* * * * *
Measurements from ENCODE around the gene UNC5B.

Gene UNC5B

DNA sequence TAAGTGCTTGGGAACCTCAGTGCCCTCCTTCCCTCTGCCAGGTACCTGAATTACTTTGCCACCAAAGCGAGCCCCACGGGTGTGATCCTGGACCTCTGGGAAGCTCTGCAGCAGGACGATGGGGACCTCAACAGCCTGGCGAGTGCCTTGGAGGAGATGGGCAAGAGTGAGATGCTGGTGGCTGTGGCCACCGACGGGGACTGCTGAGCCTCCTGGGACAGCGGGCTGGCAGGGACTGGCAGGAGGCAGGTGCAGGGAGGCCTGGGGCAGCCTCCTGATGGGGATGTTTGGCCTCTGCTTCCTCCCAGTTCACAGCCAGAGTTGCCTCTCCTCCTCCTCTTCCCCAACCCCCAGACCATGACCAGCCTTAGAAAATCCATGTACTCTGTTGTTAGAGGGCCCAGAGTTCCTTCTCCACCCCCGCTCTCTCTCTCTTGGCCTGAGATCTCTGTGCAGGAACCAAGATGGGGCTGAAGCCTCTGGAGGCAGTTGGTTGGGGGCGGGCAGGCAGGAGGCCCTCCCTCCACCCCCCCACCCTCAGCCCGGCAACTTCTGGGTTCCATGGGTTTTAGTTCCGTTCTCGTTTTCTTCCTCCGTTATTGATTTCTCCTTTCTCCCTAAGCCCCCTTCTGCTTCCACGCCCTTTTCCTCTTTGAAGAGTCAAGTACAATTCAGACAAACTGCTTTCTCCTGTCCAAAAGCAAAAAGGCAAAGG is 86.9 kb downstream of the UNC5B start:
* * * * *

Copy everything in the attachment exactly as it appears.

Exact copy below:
Measurements from ENCODE around the gene UNC5B.

Gene UNC5B

DNA sequence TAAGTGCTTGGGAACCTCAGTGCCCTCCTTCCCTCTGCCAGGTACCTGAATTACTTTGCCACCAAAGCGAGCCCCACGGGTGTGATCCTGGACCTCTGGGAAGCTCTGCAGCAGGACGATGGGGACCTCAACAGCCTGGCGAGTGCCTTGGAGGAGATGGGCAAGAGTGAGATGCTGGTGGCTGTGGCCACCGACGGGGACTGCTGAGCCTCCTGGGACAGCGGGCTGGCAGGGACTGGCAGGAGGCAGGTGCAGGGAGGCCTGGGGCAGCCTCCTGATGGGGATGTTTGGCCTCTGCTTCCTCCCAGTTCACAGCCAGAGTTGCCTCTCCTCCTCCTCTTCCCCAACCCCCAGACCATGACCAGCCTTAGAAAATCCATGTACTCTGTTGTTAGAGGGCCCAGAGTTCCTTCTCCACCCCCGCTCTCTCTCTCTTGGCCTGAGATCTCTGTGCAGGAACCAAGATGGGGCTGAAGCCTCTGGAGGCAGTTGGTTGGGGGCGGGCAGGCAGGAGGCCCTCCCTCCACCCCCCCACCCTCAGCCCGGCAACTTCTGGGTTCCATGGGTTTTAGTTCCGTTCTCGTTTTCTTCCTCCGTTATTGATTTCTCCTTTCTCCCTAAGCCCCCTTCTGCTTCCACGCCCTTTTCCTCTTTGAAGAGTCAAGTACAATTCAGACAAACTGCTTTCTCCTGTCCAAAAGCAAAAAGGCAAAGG is 86.9 kb downstream of the UNC5B start: